BlackBerry’s (BBRY) struggling platform will remain a part of the Department of Defense’s mobile strategy for the time being, however it will begin to see increased competition from the iPhone and Android devices. The Pentagon plans to implement a more “platform agnostic” mobile policy starting by February 2014 when it opens its network to smartphones and tablets from Apple and Android vendors.

“It won’t be a shotgun approach, where everyone gets the same apps and devices,” said Lt. Col. Damien Pickart said in an interview with AppleInsider. “The key takeaway is that it’s a multi-vendor solution. We will have a DoD-wide device management system and a DoD-wide app storefront.”

Pickart noted that the Department’s new policy isn’t a move to a bring-your-own-device (BYOD) policy just yet.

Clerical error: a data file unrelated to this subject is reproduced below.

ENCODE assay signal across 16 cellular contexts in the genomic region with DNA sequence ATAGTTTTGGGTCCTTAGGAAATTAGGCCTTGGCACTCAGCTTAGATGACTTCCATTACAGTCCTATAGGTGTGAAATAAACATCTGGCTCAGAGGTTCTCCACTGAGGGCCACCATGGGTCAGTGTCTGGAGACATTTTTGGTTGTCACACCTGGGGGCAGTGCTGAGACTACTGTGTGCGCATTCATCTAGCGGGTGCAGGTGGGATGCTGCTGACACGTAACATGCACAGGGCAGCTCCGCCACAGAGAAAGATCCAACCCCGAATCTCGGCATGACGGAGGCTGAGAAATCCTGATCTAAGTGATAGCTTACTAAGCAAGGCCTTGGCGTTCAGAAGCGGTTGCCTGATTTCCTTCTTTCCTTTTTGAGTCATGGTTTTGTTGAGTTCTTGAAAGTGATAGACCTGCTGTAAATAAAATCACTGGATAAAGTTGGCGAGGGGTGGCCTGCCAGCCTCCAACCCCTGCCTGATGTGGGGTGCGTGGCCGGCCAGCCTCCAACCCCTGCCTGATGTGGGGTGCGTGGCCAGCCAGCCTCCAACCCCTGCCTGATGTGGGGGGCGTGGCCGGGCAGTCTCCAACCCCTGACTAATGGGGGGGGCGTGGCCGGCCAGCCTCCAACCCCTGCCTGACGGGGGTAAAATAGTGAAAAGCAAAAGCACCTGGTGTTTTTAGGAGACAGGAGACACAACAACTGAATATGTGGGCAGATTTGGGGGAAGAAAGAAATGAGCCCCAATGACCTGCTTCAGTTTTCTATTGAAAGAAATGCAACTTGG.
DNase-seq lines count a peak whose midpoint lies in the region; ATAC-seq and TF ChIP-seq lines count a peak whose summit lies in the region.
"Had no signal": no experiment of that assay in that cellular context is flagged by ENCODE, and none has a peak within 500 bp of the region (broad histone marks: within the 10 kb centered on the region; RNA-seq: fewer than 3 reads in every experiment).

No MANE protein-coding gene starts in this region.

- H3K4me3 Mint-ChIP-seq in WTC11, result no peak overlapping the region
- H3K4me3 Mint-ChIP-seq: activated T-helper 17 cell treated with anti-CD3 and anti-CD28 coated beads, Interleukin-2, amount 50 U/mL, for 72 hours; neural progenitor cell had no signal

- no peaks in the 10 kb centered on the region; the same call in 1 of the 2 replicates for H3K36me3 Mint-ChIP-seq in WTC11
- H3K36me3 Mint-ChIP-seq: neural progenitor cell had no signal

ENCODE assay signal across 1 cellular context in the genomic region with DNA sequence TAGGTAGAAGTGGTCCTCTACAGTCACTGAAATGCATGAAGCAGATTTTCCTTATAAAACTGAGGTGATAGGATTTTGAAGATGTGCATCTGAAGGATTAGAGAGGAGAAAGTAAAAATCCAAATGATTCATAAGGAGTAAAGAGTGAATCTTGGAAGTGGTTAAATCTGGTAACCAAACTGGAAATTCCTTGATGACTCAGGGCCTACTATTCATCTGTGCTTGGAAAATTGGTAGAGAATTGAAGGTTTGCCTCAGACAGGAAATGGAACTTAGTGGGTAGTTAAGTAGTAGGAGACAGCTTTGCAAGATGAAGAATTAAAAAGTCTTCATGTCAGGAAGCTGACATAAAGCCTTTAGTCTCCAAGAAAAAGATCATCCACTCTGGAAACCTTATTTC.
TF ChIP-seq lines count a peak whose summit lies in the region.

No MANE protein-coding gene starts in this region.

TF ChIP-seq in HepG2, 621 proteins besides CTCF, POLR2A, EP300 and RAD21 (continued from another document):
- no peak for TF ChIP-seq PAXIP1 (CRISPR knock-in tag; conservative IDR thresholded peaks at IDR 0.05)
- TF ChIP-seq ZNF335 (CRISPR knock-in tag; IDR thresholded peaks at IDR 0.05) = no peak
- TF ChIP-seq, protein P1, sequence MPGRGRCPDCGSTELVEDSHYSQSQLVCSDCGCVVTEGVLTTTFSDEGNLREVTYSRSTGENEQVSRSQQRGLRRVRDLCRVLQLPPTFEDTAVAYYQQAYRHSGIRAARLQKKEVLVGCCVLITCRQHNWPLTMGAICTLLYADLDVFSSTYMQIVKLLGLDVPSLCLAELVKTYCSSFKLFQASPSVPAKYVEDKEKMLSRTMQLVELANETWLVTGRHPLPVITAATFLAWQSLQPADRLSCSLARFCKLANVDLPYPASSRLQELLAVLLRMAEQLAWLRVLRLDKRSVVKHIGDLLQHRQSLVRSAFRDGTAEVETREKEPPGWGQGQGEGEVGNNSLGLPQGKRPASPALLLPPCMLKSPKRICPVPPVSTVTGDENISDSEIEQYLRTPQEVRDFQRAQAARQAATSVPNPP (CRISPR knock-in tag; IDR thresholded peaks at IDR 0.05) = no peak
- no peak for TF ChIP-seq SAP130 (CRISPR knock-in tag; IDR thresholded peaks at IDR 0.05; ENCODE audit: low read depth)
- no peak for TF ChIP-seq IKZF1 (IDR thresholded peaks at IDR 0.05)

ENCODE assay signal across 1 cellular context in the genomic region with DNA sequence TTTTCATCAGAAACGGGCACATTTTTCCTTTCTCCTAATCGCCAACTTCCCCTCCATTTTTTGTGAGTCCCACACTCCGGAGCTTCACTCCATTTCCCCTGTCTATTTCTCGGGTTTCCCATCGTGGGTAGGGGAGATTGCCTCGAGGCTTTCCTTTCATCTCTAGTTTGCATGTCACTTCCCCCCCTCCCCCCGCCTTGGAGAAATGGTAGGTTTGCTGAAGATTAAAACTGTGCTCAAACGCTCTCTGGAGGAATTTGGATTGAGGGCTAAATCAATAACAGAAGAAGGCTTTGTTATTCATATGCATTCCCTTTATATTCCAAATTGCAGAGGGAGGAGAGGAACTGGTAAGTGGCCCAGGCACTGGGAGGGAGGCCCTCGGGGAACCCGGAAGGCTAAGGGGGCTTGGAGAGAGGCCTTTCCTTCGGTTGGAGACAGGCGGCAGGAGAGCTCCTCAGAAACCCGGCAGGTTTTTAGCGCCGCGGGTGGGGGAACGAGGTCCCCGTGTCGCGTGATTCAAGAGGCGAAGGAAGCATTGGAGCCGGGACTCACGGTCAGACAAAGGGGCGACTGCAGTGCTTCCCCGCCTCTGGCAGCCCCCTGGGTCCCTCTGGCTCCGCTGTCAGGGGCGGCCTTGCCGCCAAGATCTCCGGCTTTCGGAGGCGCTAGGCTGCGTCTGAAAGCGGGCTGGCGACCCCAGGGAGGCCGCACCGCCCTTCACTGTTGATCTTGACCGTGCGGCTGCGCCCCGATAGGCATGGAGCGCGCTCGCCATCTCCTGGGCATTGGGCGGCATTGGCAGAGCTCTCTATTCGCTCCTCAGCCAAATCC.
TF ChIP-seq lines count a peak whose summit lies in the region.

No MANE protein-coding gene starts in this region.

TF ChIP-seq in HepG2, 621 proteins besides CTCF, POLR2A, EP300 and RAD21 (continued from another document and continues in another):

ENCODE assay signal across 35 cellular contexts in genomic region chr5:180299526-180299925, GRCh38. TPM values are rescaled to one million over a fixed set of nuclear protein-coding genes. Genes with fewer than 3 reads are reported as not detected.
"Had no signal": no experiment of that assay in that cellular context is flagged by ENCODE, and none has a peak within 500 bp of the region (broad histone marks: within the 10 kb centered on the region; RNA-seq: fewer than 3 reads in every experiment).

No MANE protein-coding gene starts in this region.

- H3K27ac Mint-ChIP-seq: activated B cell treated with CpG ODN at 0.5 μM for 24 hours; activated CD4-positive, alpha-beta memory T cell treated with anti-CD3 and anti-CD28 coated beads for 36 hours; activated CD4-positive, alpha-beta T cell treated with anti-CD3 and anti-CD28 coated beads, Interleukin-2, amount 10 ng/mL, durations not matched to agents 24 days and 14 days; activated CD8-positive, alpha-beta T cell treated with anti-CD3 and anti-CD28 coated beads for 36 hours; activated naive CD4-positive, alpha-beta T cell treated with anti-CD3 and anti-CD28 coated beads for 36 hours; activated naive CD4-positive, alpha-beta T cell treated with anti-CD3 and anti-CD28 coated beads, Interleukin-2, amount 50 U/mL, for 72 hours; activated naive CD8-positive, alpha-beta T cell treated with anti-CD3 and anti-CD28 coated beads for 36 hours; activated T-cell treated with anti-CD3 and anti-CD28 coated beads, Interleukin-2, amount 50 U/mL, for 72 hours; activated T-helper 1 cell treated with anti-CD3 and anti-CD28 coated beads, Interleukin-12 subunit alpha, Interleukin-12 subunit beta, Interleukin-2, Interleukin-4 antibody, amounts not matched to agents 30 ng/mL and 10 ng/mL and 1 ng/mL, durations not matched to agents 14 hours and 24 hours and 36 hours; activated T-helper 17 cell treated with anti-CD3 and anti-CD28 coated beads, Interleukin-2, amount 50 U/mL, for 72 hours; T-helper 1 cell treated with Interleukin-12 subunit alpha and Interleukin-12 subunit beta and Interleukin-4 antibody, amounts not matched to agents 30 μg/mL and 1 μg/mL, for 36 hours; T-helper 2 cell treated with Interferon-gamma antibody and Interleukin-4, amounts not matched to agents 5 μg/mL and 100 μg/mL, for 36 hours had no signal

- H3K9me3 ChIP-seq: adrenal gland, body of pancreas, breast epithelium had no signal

“It’s not BYOD; it is the department migrating to a multi-vendor environment that is going to include more than BlackBerry currently,” he said. “BYOD is a long-term objective, but we’re just not there yet. The technology is there, but things like security, we’re not quite there yet.”

The Pentagon is currently examining the BlackBerry 10 operating system, however Pickart believes that iOS and Android have come a long way and can finally meet the Department’s security requirements.

“Other systems are maturing in their capability to provide greater security with their systems,” he said. “The level of security with BlackBerry has been above most, but others are moving toward that and are achieving that.”

Dan joins the BGR team as the Android Editor, covering all things relating to Google’s premiere operating system. His work has appeared on Fox News, Fox Business and Yahoo News, among other publications. When he isn’t testing the latest devices or apps, he can be found enjoying the sights and sounds of New York City.